F8. Resar RK, Rozich JD, Classen D. Methodology and rationale for the measurement of harm with trigger tools. Qual Saf Health Care 2003;12(Suppl II):ii39-45.
F9. Rozich JD, Haraden CR, Resar RK. Adverse drug event trigger tool: a practical methodology for measuring medication related harm. Qual Saf Health Care 2003;12:194-200.
F10. Resar RK, Simmonds T, Haraden CR. A trigger tool to identify adverse events in the intensive care unit. Jt Comm J Qual Patient Saf 2006;32(10):585-590.
F11. "Introduction to Trigger Tool". [IHI Web site]. Available at: http://www.ihi.org/IHI/Topics/PatientSafety/SafetyGeneral/Tools/IntrotoTriggerToolsforIdentifyingAEs.html. Accessed February 10, 2007.
F12. Snow D. Trigger Tool Implementation Experiences in Kaiser Permanente. In: Triggers and Targeted Injury Detection Systems (TIDS) Expert Panel Meeting: Conference Summary. Agency for Healthcare Research and Quality. Rockville, MD. AHRQ Pub. No. 09-0003. February 2009.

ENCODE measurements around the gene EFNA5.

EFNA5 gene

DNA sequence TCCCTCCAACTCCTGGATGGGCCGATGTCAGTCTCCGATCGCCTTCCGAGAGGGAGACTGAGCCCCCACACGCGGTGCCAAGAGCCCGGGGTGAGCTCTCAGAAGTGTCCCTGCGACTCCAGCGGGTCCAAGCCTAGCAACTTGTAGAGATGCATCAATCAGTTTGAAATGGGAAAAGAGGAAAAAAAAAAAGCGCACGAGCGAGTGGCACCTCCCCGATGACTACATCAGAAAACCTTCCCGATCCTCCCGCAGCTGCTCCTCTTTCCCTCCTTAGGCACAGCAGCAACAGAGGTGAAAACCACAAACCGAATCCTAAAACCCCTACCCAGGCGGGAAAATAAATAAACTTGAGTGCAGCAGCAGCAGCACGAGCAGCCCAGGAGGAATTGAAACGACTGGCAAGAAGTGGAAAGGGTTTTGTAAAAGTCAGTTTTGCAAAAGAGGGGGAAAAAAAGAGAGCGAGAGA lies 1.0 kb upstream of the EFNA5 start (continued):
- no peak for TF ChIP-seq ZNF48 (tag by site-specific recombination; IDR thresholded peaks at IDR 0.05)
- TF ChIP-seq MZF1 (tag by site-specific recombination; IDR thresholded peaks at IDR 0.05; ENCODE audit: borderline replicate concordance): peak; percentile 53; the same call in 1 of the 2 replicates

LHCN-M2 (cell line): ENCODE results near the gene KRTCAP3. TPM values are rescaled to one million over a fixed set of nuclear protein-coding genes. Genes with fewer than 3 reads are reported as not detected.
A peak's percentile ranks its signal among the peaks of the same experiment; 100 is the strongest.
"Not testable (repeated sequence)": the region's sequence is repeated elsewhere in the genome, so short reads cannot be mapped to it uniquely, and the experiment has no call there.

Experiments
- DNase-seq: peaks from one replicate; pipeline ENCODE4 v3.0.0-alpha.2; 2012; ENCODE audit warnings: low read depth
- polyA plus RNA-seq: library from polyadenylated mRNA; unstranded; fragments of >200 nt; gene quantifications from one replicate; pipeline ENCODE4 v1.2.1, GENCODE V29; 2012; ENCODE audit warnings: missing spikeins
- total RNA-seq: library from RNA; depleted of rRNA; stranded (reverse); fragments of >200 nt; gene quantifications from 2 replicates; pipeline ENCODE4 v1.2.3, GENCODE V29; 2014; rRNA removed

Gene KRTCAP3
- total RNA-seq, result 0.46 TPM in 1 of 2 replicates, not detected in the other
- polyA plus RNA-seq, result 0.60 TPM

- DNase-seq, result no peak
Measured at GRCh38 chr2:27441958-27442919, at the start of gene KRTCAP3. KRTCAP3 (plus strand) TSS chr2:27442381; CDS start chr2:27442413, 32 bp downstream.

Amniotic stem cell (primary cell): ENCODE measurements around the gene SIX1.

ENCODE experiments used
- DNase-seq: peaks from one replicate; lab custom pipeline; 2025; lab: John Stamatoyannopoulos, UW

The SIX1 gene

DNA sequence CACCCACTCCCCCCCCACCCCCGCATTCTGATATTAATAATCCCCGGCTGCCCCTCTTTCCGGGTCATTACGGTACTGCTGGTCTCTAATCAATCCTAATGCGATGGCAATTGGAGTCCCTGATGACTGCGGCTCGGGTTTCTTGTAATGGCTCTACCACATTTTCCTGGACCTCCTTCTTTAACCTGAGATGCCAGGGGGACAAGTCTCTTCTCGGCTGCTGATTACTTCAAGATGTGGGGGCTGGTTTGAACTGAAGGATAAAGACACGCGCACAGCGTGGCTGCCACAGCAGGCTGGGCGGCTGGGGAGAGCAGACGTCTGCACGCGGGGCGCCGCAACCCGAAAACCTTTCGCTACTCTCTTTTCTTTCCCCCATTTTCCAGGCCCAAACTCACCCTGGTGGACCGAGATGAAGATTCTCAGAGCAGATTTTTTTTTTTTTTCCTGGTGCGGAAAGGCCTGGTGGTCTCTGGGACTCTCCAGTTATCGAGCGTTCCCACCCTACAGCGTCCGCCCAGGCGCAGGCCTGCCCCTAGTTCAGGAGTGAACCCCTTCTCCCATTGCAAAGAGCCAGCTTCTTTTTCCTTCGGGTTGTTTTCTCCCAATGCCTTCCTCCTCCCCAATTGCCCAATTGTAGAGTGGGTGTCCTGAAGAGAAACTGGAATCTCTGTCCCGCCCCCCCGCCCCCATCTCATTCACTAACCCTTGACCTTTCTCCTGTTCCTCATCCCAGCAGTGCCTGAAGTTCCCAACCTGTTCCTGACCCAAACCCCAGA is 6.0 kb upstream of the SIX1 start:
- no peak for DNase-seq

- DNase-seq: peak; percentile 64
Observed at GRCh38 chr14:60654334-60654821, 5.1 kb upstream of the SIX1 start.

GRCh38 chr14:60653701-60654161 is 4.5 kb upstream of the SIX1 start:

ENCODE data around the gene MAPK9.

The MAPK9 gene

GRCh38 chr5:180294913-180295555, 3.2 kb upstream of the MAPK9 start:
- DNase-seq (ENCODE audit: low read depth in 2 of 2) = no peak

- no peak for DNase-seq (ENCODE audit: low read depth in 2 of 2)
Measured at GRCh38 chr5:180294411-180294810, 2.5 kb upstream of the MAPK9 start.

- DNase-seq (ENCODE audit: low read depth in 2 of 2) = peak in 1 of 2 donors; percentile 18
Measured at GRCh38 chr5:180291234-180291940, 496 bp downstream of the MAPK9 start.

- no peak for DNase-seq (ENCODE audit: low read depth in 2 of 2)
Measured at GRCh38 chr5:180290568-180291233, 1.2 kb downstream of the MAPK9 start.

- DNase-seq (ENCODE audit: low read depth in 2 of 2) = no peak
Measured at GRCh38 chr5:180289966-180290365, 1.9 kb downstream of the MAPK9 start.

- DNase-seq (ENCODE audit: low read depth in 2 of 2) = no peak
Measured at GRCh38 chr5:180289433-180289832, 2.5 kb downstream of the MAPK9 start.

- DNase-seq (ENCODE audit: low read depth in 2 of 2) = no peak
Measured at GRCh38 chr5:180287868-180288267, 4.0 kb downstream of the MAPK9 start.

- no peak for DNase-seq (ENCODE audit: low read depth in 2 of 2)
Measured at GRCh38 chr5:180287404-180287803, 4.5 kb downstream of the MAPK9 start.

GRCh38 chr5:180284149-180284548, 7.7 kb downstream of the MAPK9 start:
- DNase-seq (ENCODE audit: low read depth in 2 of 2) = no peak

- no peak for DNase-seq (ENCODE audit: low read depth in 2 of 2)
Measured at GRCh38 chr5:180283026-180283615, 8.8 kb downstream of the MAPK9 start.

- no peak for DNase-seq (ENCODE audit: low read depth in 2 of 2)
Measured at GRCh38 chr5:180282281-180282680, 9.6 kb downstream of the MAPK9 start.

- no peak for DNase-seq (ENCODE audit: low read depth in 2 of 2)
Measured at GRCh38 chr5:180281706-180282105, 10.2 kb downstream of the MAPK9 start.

F13. Kennerly D. Presentation at Triggers and Targeted Injury Detection Systems (TIDS) Expert Panel Meeting. Held in Rockville, MD, June 30-July 1, 2008, by Agency for Healthcare Research and Quality.
F14. Bernard SL. Challenges and Incremental Benefits in Implementing Targeted Injury Detection Systems for Adverse Drug Events and Pressure Ulcers in Inpatient Settings. In: Triggers and Targeted Injury Detection Systems (TIDS) Expert Panel Meeting: Conference Summary. Agency for Healthcare Research and Quality. Rockville, MD. AHRQ Pub. No. 09-0003. February 2009.
a University of Utah School of Medicine and Computer Sciences Corporation.